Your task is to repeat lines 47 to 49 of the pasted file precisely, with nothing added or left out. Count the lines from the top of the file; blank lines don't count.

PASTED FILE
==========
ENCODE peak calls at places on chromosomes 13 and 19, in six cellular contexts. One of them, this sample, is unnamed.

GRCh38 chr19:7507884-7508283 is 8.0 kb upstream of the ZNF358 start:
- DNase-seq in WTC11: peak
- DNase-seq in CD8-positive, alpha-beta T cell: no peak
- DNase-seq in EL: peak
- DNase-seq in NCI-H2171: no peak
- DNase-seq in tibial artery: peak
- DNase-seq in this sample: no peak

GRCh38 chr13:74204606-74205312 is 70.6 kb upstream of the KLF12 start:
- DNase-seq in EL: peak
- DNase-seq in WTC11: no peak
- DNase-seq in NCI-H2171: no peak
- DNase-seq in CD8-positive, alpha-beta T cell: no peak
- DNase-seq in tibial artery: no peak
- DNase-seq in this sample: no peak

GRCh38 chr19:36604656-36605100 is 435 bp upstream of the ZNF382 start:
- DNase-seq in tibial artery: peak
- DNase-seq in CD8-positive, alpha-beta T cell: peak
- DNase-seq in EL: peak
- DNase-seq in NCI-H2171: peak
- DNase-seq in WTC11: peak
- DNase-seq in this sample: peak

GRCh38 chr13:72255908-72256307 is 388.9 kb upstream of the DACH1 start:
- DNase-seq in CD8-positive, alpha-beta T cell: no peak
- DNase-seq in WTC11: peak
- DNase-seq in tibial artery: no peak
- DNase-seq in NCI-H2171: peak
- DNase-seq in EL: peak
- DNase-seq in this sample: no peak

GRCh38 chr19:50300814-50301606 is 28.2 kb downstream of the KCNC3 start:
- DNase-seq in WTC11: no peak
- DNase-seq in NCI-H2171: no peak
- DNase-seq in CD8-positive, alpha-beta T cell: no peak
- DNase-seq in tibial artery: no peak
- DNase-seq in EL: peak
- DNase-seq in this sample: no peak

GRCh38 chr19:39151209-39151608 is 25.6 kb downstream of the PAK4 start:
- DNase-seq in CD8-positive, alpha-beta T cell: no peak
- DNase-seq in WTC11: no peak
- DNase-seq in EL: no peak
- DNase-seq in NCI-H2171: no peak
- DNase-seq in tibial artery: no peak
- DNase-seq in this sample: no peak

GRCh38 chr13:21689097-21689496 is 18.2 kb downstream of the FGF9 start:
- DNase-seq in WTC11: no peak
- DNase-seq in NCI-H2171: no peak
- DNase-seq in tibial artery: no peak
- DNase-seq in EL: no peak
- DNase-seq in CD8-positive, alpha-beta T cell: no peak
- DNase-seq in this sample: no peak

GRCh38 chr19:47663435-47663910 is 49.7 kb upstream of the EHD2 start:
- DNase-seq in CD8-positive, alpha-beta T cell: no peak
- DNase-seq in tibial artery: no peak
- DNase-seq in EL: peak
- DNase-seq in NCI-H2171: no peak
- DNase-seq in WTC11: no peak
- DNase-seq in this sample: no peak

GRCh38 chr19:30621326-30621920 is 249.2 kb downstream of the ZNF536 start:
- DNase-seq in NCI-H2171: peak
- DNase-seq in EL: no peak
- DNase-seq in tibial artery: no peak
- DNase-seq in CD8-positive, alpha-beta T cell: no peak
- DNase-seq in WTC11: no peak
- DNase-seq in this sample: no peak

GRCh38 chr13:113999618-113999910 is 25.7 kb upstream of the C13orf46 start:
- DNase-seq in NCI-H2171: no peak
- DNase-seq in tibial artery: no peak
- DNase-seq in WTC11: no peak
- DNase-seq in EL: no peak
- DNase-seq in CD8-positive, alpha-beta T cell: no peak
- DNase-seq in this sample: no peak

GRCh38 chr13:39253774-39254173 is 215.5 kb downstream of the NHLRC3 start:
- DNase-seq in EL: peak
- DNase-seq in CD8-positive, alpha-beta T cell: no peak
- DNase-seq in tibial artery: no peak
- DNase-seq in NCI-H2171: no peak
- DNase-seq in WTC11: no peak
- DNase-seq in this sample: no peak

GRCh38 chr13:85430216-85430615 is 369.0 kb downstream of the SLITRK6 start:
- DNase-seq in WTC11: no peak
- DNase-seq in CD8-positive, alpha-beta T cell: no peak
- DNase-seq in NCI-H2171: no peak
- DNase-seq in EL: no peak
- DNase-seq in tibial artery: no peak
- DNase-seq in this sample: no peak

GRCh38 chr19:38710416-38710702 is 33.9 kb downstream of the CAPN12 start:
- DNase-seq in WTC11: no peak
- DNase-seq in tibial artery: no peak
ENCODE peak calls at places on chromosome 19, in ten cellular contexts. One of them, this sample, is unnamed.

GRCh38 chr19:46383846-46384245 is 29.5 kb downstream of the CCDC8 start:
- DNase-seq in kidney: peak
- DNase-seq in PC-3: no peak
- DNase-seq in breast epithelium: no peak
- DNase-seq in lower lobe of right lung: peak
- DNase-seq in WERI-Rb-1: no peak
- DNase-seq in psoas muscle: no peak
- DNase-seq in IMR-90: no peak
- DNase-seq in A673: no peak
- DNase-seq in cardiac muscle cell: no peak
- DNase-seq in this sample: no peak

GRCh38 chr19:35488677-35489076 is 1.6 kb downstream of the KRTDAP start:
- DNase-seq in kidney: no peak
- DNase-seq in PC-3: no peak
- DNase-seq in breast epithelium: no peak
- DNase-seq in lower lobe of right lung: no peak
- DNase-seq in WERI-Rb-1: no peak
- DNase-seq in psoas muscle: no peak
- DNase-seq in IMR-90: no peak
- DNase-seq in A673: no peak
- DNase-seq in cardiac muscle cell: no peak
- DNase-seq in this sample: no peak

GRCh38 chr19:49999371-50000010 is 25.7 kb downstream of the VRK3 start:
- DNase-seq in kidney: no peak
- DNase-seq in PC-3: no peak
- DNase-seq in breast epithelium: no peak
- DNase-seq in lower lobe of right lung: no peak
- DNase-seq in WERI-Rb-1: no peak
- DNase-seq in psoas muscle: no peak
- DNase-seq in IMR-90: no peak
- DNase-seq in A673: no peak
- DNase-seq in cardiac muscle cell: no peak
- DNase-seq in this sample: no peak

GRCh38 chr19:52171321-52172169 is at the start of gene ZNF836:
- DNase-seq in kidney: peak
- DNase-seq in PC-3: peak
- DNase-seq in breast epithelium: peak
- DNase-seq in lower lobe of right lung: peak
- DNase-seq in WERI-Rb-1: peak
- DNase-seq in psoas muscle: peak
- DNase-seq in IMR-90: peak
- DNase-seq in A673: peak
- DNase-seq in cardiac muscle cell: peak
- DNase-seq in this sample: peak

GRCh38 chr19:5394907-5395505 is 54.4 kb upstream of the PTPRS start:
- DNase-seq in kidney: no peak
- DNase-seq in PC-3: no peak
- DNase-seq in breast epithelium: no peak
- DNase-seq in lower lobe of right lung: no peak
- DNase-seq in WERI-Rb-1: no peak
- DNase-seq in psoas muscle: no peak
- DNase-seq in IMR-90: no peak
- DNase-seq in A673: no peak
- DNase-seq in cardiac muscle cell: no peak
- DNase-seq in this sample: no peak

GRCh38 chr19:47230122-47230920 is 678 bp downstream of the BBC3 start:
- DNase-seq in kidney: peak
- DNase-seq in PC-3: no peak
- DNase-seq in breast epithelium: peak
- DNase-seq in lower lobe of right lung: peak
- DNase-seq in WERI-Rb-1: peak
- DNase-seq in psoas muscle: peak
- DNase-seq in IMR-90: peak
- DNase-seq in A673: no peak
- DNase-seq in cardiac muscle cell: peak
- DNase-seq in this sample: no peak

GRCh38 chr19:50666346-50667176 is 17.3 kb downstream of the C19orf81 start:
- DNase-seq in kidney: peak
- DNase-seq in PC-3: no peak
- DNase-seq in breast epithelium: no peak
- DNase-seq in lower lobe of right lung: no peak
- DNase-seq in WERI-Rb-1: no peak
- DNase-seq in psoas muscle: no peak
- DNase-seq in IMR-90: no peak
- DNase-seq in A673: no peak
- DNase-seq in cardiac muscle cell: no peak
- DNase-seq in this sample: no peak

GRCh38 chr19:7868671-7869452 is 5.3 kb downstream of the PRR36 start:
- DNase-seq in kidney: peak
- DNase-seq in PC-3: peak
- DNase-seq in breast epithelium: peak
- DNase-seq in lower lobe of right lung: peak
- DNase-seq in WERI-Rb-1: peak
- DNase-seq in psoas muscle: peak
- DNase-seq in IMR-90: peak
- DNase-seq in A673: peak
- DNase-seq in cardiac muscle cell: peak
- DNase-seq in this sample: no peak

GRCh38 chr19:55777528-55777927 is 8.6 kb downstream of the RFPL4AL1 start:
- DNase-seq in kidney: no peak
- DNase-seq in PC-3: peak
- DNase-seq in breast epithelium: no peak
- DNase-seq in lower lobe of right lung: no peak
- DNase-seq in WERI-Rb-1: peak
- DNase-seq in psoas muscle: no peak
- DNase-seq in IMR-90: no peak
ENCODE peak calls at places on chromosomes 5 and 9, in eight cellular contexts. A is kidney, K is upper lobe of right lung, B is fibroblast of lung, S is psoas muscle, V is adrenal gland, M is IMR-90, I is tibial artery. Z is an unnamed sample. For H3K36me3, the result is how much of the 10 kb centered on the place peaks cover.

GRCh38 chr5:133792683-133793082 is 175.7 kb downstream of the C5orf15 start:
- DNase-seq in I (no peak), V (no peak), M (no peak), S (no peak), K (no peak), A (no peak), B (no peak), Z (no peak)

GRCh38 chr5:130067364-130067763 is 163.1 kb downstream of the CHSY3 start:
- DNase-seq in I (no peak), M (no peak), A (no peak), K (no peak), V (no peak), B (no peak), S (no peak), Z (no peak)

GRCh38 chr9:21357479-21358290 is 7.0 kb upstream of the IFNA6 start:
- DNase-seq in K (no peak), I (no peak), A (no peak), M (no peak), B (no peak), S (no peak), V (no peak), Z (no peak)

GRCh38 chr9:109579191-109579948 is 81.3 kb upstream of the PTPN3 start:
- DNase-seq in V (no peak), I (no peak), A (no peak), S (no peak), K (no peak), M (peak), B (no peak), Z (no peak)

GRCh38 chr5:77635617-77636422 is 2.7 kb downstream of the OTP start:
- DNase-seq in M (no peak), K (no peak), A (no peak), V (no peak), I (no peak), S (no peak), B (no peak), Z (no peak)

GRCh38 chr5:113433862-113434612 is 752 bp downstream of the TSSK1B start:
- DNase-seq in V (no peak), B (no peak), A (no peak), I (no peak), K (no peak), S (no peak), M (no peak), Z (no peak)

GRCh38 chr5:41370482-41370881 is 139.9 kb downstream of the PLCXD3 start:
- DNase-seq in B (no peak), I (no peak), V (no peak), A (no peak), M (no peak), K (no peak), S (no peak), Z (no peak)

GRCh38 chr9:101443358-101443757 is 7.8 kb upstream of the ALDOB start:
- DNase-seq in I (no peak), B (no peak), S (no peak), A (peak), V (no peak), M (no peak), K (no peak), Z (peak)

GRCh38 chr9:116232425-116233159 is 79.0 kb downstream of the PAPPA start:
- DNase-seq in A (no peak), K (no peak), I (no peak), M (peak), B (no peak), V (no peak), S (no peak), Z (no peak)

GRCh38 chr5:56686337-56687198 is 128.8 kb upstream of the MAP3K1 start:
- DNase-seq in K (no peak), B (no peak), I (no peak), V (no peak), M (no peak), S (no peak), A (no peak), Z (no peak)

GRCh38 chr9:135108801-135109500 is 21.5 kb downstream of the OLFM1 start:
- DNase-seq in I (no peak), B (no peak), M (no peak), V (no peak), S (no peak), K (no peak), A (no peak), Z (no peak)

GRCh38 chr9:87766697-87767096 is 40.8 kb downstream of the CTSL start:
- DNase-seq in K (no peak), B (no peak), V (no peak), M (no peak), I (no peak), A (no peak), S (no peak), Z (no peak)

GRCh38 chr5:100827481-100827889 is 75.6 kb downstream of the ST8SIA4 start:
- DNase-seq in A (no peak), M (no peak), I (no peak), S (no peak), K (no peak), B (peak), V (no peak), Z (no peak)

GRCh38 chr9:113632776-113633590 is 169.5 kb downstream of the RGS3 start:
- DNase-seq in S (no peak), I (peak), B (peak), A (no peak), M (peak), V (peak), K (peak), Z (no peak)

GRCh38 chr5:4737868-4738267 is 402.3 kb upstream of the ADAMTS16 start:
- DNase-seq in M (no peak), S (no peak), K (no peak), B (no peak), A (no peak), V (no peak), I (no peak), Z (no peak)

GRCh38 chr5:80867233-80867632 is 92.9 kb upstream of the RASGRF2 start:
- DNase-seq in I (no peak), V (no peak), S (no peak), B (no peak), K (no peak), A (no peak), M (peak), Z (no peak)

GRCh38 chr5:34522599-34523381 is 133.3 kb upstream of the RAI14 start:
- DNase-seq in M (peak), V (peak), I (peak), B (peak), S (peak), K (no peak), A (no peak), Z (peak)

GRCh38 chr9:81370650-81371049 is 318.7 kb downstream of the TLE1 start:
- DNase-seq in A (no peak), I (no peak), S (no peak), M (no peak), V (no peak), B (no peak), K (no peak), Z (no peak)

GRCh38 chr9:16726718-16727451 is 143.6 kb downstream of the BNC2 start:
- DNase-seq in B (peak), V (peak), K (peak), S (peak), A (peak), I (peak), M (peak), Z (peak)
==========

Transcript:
- DNase-seq in tibial artery: no peak
- DNase-seq in EL: no peak
- DNase-seq in CD8-positive, alpha-beta T cell: no peak